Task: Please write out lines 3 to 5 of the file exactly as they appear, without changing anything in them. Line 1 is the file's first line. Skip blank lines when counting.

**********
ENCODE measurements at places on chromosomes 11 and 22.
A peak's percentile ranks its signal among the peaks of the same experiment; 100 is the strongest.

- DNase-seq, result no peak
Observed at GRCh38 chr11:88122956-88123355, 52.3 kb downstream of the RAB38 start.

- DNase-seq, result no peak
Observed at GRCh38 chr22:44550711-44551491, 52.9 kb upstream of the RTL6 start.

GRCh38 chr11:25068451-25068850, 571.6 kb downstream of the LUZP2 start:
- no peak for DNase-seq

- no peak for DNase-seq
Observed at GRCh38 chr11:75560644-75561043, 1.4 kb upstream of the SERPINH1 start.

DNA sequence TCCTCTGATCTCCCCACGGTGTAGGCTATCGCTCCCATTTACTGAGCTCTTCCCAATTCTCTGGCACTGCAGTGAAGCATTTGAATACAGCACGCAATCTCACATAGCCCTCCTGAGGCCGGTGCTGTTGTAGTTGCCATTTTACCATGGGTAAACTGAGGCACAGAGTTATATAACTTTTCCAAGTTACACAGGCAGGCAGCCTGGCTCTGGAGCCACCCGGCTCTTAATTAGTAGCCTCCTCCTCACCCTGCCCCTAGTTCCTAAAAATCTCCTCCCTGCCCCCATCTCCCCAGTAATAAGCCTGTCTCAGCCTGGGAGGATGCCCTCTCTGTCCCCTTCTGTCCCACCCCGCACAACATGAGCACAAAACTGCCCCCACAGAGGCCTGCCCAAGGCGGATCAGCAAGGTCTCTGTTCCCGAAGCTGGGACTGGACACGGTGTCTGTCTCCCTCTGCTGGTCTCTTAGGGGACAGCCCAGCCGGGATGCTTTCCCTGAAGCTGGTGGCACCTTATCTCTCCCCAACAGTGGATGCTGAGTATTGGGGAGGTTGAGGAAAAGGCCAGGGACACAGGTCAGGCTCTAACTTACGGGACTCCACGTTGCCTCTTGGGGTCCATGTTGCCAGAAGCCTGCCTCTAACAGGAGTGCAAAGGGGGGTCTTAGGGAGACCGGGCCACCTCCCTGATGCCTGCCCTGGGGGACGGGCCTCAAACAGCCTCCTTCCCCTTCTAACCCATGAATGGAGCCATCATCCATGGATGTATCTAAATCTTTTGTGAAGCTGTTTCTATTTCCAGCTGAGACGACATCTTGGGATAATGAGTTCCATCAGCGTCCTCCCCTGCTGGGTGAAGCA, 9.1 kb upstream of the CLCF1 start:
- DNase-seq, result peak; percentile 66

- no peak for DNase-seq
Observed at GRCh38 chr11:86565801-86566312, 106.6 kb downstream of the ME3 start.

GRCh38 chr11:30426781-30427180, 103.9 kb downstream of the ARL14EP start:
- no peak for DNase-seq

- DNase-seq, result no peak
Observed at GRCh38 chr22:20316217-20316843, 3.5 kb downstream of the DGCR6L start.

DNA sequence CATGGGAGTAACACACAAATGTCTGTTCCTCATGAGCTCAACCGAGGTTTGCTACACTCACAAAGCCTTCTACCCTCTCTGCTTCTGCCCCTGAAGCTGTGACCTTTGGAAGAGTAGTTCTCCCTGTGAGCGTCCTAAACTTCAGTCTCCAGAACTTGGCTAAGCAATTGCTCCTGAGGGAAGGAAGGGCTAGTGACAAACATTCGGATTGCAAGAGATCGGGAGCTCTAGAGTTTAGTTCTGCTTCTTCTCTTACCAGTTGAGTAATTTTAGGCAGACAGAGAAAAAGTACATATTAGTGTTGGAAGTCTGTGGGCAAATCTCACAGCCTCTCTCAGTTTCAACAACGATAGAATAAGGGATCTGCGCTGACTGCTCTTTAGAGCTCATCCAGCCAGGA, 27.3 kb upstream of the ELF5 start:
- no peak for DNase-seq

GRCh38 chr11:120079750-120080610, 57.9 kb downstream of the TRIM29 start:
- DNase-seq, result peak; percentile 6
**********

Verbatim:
- DNase-seq, result no peak
Observed at GRCh38 chr11:88122956-88123355, 52.3 kb downstream of the RAB38 start.

- DNase-seq, result no peak